Subject: Nepal Source: Kathmandu Post- Kumar Bahadur Bhatta 14 Sep 1996 Prostitution: Voices are being raised in support of legalising prostitution in Nepal. They advocate that legalising prostitution would help bachelors, widowers, separated husbands, soldiers, foreign tourists etc. It makes the forthcoming Visit Nepal 1998 Year a success and provides jobs to thousands of interested girls and other tourism related professionals. It solves the unemployment problem to some extent and reduces sex related crimes like rape and incest. There is nothing new in legalising the prostitution as it is practised every where. Drinking is bad, but we have thousands of bars and liquor shops. Gambling is bad but we have so many casinos and lottery kiosks. Thousands of Nepali girls, specially from Sindhu Palchok, Kabhre Palanchok, Nuwakot, Sikharbesi are sold to Indian brothels every year. Legalising prostitution would help to cease this practice to some extent. Kathmandu is reported to have many call girls and this system will be discouraged. Mysterious deaths taking place near Army Headquarters and Kathmandu Lodges would not reoccur. The red light area should be kept far from residential and market areas to enable both the brothel-owners and clients to remain undisturbed. The area should be free from goondaism. A periodic medical check-up should be made mandatory for all in the profession. Girls should be given some training in dancing, massaging and other ettiquates of receiving clients. Their health must be insured. The authority should make a provision so that clients are ensured peace and due services for what they have paid for. Clients should not be over charged and fleeced. A reasonable fee should be fixed for this purpose, making it also a source of dollar earning. =========================================================================== Date: Tue, 30 Sep 1997 10:27:08 CST Subject: Nepal In the Mid Western and Far Western regions of Nepal live a unique group of prostitutes which maintains strong bonds resulting from 'untouchable' caste status and family tradition. Known as the Badis (pronounced 'bod ee'), it is estimated that well over 5000 Badi prostitutes are now actively engaged in the sex trade in Nepal. In 1991, a study of some of the social and cultural practices of this unique group was completed. In addition to the provision of counselling and information about STDs and AIDS, over 300 prostitutes were interviewed about their sex practices within the Badi community. Two hundred and twenty-eight Badi prostitutes consented to voluntary confidential testing for VDRL, and 250 consented to anonymous, unlinked serosurveillance for HIV-1. As previous studies have shown moderate to high rates of HIV-1 infection among prostitutes in general, and even higher rates of infection in low class prostitutes, some prevalence of VDRL as well as HIV-1 was expected. However, of the 228 Badi prostitutes tested, 154 (70%) were found to be VDRL positive, while none were found positive for HIV-1. At the same time, many of these prostitutes reported a history of constant and often untreated STDs. The implications for the future prevention of HIV infection in this group are obvious and striking.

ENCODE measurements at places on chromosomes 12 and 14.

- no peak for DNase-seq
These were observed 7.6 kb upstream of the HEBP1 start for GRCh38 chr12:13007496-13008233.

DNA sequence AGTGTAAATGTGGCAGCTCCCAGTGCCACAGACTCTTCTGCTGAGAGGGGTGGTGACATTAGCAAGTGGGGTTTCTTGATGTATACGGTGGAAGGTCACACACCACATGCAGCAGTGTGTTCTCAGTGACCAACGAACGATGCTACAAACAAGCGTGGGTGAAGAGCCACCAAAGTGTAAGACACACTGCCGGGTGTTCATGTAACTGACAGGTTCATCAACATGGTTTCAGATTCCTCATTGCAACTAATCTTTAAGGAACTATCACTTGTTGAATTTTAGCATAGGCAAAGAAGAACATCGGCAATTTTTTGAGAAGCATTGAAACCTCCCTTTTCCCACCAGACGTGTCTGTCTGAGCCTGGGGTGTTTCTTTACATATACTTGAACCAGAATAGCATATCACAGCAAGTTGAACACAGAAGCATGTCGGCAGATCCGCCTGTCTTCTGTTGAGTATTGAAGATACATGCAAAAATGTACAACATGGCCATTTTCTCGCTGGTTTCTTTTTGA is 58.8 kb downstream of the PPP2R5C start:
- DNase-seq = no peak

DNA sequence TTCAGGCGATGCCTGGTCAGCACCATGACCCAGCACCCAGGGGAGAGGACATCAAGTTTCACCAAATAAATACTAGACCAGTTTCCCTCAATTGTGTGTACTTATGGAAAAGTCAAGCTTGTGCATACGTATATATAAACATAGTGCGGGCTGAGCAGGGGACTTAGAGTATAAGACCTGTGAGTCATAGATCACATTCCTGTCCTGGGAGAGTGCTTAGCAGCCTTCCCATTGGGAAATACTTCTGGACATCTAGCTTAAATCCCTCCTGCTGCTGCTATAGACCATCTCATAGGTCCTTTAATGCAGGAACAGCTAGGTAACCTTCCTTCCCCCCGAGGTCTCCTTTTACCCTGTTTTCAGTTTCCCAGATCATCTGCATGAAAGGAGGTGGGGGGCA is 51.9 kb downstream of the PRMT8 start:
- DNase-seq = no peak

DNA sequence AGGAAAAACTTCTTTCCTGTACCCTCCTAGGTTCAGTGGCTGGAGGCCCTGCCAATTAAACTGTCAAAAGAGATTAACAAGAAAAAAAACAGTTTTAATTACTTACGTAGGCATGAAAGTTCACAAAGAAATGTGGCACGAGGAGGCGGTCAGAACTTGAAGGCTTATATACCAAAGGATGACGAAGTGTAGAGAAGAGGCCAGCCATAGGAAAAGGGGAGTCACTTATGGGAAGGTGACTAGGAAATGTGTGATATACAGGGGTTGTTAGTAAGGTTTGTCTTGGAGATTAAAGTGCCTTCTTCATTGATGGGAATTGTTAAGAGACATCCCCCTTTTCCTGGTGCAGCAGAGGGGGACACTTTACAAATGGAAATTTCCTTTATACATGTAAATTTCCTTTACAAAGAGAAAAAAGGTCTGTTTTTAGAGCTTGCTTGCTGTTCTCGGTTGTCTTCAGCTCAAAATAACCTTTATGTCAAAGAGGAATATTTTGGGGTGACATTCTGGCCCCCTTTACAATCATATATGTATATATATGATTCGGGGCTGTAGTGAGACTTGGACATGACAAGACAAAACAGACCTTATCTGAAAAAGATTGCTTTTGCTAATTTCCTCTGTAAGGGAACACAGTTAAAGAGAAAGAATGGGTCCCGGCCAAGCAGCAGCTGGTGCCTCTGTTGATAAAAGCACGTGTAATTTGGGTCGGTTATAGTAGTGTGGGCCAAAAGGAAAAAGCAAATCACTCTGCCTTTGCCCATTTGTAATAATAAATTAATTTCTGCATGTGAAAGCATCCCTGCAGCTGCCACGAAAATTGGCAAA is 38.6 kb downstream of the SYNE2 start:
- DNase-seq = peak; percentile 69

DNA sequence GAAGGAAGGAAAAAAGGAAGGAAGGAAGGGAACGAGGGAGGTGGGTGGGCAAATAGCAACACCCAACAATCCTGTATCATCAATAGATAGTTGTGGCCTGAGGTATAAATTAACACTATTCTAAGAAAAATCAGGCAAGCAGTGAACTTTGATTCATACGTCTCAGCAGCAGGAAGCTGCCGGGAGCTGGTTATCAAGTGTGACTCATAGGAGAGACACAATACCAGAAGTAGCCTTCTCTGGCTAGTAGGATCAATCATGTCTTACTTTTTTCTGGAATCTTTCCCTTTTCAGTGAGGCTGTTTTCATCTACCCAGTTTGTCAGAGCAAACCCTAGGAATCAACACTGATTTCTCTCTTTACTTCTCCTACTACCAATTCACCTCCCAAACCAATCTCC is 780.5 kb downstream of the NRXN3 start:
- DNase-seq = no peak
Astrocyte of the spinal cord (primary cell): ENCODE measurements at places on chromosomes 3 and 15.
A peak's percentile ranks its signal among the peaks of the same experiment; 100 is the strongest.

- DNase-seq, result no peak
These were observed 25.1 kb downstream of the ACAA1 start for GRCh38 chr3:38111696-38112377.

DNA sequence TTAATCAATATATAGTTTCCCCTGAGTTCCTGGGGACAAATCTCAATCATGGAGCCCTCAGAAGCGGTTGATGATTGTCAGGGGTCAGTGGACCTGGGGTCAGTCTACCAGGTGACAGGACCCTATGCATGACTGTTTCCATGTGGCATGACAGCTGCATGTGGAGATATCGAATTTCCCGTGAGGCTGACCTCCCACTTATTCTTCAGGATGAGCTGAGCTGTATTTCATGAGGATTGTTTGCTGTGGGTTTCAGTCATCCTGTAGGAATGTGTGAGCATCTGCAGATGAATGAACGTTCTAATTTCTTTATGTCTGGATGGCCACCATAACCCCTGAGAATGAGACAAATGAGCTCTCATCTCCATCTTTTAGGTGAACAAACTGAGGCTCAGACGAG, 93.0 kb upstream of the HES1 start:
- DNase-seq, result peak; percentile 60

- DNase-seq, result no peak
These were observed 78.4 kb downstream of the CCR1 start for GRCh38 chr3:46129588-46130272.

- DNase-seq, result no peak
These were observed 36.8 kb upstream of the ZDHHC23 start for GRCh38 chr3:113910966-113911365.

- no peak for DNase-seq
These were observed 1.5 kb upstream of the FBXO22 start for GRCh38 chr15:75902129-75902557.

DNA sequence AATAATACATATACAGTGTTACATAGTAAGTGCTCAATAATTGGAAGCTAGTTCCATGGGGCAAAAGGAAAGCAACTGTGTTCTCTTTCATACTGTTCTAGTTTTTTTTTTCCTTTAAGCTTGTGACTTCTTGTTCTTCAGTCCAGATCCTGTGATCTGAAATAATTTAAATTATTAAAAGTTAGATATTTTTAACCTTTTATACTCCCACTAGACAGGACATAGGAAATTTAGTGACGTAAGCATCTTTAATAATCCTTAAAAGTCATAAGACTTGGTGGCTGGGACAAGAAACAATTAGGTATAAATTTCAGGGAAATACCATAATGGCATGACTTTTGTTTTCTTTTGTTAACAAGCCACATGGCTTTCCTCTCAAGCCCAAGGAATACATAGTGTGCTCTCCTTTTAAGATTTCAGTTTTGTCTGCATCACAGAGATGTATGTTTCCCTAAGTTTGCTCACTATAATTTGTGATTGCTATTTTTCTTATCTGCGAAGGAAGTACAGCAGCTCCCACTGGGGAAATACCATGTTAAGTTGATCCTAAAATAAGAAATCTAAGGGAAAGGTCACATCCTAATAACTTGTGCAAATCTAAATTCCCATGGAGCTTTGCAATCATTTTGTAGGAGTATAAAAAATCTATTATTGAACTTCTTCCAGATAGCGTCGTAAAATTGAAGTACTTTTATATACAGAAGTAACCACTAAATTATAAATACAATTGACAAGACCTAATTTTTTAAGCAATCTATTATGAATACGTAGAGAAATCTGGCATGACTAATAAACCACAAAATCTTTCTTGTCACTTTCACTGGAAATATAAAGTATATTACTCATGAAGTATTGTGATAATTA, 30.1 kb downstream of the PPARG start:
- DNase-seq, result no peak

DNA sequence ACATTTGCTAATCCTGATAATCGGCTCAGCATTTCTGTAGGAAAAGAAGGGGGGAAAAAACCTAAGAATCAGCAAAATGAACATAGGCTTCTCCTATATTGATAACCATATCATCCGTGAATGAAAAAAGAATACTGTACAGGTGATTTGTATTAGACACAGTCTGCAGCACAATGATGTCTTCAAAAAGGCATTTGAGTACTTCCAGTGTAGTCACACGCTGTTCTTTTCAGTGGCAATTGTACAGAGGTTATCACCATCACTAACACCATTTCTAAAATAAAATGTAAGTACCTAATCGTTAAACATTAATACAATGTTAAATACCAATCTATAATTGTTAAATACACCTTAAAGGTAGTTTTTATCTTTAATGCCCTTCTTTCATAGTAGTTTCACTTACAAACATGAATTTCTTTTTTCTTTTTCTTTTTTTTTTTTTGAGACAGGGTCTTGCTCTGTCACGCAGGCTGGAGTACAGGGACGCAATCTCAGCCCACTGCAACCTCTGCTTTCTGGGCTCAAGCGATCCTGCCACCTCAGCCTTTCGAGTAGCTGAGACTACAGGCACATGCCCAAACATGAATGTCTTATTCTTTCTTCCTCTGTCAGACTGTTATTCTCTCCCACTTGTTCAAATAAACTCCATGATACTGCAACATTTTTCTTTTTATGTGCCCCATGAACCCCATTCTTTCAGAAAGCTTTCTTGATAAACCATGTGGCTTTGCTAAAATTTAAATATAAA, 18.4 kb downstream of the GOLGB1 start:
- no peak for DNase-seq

=========================================================================== Date: Wed, 3 Dec 1997 08:40:54 CST Subject: Kathmandu, NEPAL Nepal: Kathmandu Brothel Raid a Sign of Growing Sex Industry Inter Press Service 26-NOV-97 KATHMANDU, (Nov. 26) IPS - A sex scandal involving businessmen and dollar-paying tourists has rocked Nepal and put the spotlight on organized prostitution rings in this tranquil Himalayan Kingdom. Just how well entrenched the sex trade is in Kathmandu, the capital city, became clear two weeks ago when police raided a posh neighborhood in the city and nabbed a middle-aged couple on charges of running a high-profile sex ring catering to rich businessmen and tourists. Along with the couple, police also arrested seven young village girls and seized a diary containing the names of 40 others who are contacted regularly for work. Some of those arrested said they were forced into prostitution by the couple. The case might have been hushed up as the couple was set free after depositing a tiny amount as bail. But that sparked a public outcry, forcing police to rearrest the two and Prime Minister Surya Bahadur Thapa to order an inquiry into the case. "We believe that this is not the only sex operation running in Kathmandu," says Bandana Rana, an activist with the women's group Saathi ("Friend"). "This case is only the tip of the iceberg." That might well be true, but just how widespread is not easy to gauge as not enough investigation has been done. However, a stroll down the back-alleys of Thamel, Kathmandu's bustling tourist center, gives an indication. The area, well known for cheap lodgings and eateries which cater to budget tourists, is littered with massage parlors, cabarets, and hundreds of street children. Local residents say the massage parlors are just a cover for illegal sex activity, and the cabarets are more semi-nude shows than dancing. "A fact about this trade is that it is more widespread in tourist areas, because operators can make a hefty sum from tourists," says NGO activist Rana. "Sex has begun to play a major role in Nepal's tourism earnings, which is unfortunate." To the dismay of activists and citizen's groups, brothels have proliferated in the capital and other urban areas, easily keeping pace with the sudden demand for sex workers in Nepal. "Though illegal, the sex trade is growing," says lawyer Gita Shangraula at the Institute of Legal Research and Resources (ILRR). "The easy availability of poor village girls in search of work and unscrupulous brokers have made the trade one of the most profitable in our tourist areas." Other contributing factors, according to activists, are the fact that as other destinations in the East -- notably Bangkok -- begin to clamp down on their own sex trade, tourists looking for equally "exotic" alternatives have begun to turn to South Asia. The widespread poverty and illiteracy in Nepal are additional reasons. In Nepal, a country of 21.6 million people, even educated women find it difficult to get work. Tourism is the country's chief industry, but anti-government strikes and continued political instability have blunted economic growth prospects. Young girls from Nepal's impoverished villages pour into Kathmandu and other tourist spots such as Pokhara -- high up in tourist destinations -- by the thousands, and are then ensnared by brokers with promises of marriage or lucrative work. Often, they end up in brothels. Many parents encourage their daughters to leave, taking money from middle-men who promise to find them jobs in the city, or even across the border in India. Some also go willingly to India, dreaming of making it rich in Bombay, a city they know intimately through the Hindi film industry based there. Another facet of the sex trade is trafficking in women and girls, a huge business in Nepal. Poor women from remote hill villages are lured by unscrupulous middlemen with promises of jobs and then sold to brothels in Calcutta or Mumbai. According to a recent estimate by the UNICEF, more than 300,000 Nepali women are reported to have been sold to Indian brothels. Police in Nepal, meanwhile, concede that the problem of organized prostitution rings is growing but lament the lack of adequate laws to fight them, as acknowledged by Additional Inspector General of Police Pradip Rana at a recent press conference in the wake of the Kathmandu arrests. Says lawyer Shangraula of ILRR: "The police are right. We don't have laws to prosecute anyone involved in illegal prostitution. Our laws can only prosecute those who have forced others into prostitution against their wishes." As for those who voluntarily opt for the profession, the law does not prescribe a remedy. "We feel that the concerned authorities are not seeing the problem as they should," she adds. "Unless laws are enacted, the problem will only keep growing."